The city should make fundamental changes suggested by a recent performance audit to look to the future, so it’s not continually kicking the can down the road on its budget, Martin said. He’s also suggested bringing furloughs similar to what the state government did with its employees recently and has made other recommendations to city staff in a cooperative way, Martin said.

“I feel like maybe I’m not getting heard sometimes,” Martin said.

All suggested cuts are on the table and will be examined, Copeland said.

National Trail Parks and Recreation District will receive about $700,000 in operating money. The district will also receive about $175,000 to make improvements to the parks.

More cuts should have been made at NTPRD, rather than at the fire division, Springfield resident Mike Lowe said.

“It’s a sad day when we have to lose one of our fire departments for safety compared to recreation,” Lowe said.

The city continues to try to work out an agreement with the Greater Springfield Convention and Visitors Bureau on its $417,000 in funding, officials said, which may include reduced funding levels for the first six months of next year.



Reader Comments ...


Next Up in Politics

Fire Mueller? Don’t do it, Ohio Republicans say
Fire Mueller? Don’t do it, Ohio Republicans say

Most Ohio lawmakers on Capitol Hill — including Sen. Rob Portman, R-Ohio, and Rep. Mike Turner, R-Dayton — say it would be a mistake for President Donald Trump to fire Special Counsel Robert Mueller, though taking action to block the president from doing so has more opposition among local Republicans. “We need to let Special Counsel...
Welfare reform caught up in passage of farm bill in Congress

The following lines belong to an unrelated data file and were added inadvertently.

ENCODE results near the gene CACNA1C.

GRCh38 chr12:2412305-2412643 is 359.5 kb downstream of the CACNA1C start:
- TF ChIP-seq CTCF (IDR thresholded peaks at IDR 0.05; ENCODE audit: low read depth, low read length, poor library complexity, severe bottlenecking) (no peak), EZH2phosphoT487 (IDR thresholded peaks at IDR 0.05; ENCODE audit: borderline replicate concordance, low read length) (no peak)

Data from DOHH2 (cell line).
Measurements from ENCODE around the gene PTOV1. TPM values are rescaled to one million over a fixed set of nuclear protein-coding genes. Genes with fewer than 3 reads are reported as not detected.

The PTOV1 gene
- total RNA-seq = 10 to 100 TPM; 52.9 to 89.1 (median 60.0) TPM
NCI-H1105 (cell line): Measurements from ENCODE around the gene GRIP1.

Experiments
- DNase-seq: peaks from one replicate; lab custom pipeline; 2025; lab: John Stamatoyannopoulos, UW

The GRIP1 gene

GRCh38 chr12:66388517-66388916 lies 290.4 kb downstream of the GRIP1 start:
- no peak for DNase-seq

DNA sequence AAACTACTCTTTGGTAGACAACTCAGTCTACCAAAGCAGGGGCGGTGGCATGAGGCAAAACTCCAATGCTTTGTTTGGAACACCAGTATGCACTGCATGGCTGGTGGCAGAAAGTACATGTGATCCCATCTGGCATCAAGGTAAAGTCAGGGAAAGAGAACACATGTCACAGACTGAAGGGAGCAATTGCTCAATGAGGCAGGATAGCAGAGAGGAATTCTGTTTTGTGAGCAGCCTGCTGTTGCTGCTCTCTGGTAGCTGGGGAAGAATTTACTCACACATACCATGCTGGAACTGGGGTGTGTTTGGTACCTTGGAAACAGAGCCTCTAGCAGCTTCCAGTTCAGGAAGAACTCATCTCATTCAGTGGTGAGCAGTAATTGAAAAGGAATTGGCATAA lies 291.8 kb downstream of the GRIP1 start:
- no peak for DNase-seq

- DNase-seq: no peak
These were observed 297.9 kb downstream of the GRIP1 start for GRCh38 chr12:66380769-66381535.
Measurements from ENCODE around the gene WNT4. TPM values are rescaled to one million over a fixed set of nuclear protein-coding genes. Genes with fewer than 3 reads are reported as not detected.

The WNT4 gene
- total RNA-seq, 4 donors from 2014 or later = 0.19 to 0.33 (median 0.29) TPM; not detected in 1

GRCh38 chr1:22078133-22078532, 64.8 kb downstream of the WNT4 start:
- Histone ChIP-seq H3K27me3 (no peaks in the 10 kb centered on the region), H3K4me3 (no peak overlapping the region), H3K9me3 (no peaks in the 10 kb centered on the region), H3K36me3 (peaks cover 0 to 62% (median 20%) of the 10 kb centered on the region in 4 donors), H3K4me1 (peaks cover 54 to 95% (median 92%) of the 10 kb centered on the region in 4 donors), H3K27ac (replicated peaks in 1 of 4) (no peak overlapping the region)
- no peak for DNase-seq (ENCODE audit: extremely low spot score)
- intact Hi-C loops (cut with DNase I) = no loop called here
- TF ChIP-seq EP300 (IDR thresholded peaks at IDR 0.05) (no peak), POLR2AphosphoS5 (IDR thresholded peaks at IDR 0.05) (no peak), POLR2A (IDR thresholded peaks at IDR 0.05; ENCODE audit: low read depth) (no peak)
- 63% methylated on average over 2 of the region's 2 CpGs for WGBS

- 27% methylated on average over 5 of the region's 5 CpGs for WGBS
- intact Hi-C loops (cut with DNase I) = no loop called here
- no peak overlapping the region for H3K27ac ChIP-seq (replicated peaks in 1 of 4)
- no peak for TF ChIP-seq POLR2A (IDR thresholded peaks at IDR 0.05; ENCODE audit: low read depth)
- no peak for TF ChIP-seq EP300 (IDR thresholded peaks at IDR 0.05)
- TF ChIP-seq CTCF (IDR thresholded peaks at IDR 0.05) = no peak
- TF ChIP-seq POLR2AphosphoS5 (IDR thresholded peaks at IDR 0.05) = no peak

Welfare reform caught up in passage of farm bill in Congress

Republicans’ next big push for welfare reform has come courtesy of a bill designed to pay for the nation’s farm programs. The federal farm bill, which expires Oct. 1, is aimed at providing federal support to farmers who may need it during tough times. But roughly 80 percent of the bill goes to federal food assistance, also known as the...
Pike County murders: Would investigation be priority for next Ohio Attorney General?
Pike County murders: Would investigation be priority for next Ohio Attorney General?

Ohio Attorney General Mike DeWine hopes the Pike County murders — the largest investigation in state history — will be closed by the time he leaves office in January. DeWine last year said he hoped to solve the April 22, 2016 shootings before leaving the attorney general’s office. “It’s a hypothetical, I certainly would...
Local Republican congressman says Trump’s Syria strike ‘unconstitutional’
Local Republican congressman says Trump’s Syria strike ‘unconstitutional’

Rep. Warren Davidson, R-Troy, said President Donald Trump’s decision to launch a retaliatory strike against Syria for using chemical weapons against its own people was “unconstitutional.” “There is no authority to do that,” Davidson said during a meeting with the Dayton Development Coalition. He said while it’s appropriate...
Guns, opioids dominate talk at local Washington fly-in
Guns, opioids dominate talk at local Washington fly-in

The Dayton Development Coalition’s annual fly-in to Washington is typically a pretty locally-driven affair — lots of discussion of Wright-Patterson Air Force Base and the Wright Brothers historical sites — but on Wednesday, the conversation briefly veered into a national social issue. Asked whether he supports outlawing assault rifles...
More Stories